POINTS is a startup which is looking for a way of establishing a credit scoring modus operandi on top of Ontology blockchain which was launched recently and has successfully received eight million dollars as capital. Established in 2017, the company has drawn enough resources from a mixture of conventional investors.
A key entity which took part in the seed funding is the Ontology Foundation as well as a pioneer firm that is involved in credit rating in China. The funds raised will be utilized in the enlargement of the firm’s engineering team. This is all geared towards speeding up the advancement of know-your-customer (KYC) system based on blockchain technology as well as apps involved in credit scoring.
The invention is aimed at establishing its protocol on a distributed bionetwork as well as empowering apps which can be used to do away with repetitive procedures regarding individuality. Sarah Zhang, the CEO and founder of POINTS asserts that there is need for consumers to upload their profiles, irrespective of whether it will be used for financial transactions or registration at virtual exchanges.
Sarah continues to emphasize that it is vital for institutions to repetitively carry out the KYC procedure physically, though this consumes a lot of time and is likely to result in enormous storage of data.
However, in replacement for requesting fiscal institutions to validate those who bring up-to-date records and share a disseminated ledger that comprises of consumer ID data, POINTS protocol has integrated a stratum of an extra centralized database. This eventually plays into the vital function of validation.
In order to accomplish the company’s mission, POINTS has decided to collaborate with Teleinfo, an IT company that is entirely owned by a subordinate of the China Academy and Communications Technology. The institution is managed by the China’s Ministry of Industrial and Information Technology.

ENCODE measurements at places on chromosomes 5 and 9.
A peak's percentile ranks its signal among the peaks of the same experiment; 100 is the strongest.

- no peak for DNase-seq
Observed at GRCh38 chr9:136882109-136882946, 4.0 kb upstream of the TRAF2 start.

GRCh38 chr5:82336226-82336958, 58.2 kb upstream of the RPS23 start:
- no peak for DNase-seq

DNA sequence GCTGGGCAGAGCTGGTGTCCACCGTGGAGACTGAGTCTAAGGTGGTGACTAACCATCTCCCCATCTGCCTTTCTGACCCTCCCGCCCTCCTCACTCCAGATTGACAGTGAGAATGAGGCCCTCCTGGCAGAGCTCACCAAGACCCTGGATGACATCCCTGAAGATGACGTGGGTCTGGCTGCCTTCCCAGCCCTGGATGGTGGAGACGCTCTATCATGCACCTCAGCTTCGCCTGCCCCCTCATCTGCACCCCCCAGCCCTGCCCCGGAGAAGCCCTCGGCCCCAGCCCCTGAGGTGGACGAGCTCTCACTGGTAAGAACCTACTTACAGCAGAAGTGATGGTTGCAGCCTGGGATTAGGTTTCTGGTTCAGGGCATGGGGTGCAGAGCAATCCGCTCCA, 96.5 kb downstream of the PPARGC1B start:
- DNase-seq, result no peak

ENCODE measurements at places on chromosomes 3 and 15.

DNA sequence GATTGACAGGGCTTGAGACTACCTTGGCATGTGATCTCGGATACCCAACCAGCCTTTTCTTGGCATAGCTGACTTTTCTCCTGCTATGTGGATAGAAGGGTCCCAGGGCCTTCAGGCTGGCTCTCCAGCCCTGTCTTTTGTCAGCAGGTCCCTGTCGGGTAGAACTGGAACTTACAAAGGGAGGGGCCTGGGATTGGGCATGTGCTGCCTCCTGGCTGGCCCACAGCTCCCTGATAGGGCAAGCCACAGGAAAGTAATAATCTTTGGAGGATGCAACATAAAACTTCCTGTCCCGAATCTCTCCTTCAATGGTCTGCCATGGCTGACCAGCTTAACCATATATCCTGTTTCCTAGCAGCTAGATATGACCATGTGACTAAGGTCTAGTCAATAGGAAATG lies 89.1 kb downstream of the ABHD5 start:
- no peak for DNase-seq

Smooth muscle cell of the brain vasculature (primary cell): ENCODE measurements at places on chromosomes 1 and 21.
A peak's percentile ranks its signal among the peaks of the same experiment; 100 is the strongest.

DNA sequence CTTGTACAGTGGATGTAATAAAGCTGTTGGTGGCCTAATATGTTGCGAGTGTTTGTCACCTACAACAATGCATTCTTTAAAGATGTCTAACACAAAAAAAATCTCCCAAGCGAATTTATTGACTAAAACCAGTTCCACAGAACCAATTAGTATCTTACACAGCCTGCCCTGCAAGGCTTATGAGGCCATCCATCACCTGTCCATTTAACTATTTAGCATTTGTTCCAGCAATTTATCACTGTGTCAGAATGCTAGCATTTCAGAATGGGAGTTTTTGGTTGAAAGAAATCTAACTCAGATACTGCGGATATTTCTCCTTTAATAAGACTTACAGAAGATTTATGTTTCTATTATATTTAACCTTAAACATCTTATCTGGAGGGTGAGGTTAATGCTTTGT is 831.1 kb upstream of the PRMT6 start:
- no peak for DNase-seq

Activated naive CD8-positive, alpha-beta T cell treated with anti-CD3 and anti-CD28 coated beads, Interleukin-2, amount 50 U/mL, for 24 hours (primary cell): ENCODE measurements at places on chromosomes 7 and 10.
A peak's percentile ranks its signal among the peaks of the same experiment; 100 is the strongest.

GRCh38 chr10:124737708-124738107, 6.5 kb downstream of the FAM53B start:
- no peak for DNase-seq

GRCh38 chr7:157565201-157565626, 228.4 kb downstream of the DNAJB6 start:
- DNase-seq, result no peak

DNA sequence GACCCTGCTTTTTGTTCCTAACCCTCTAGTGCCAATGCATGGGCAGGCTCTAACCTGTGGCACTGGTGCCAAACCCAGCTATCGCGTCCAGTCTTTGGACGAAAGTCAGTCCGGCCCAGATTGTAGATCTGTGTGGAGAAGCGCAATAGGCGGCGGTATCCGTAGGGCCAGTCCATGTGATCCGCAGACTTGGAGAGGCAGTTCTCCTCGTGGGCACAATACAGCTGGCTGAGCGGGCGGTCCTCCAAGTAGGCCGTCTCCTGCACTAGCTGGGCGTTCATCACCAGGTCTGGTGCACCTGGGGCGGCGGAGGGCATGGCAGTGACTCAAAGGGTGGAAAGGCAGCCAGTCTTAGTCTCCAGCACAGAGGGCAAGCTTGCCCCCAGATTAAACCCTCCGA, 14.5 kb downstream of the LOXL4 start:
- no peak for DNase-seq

This collaboration goes a long way in giving POINTS the kind of access it requires even as it seeks at least one billion profiles of customers in China. Sarah explains that users will be required to willingly upload their data via the new technology application, and the databank will automatically authenticate that information. The database will go ahead to timestamp and stockpile the authenticated outcomes into the technology.
Eventually, participating nodes like banking institutions will only have access to authenticated outcomes for KYC, in the place of the precise consumer details. Similarly, POINTS is also supporting the establishment of an innovative technology application on top of its modus operandi. This will be used for credit scoring with the objective of helping the unbanked.
POINTS’ collaboration with Zhong Cheng Xin will be instrumental in helping it to gain access to half a billion available credit profiles offered by the institution in charge of credit rating. With the advent of banks operating as nodes on the blockchain, the databank is able to extract credit data of a consumer from diverse entities and from a consumer’s submissions. This will eventually work out a credit score, which is consequently kept on the blockchain.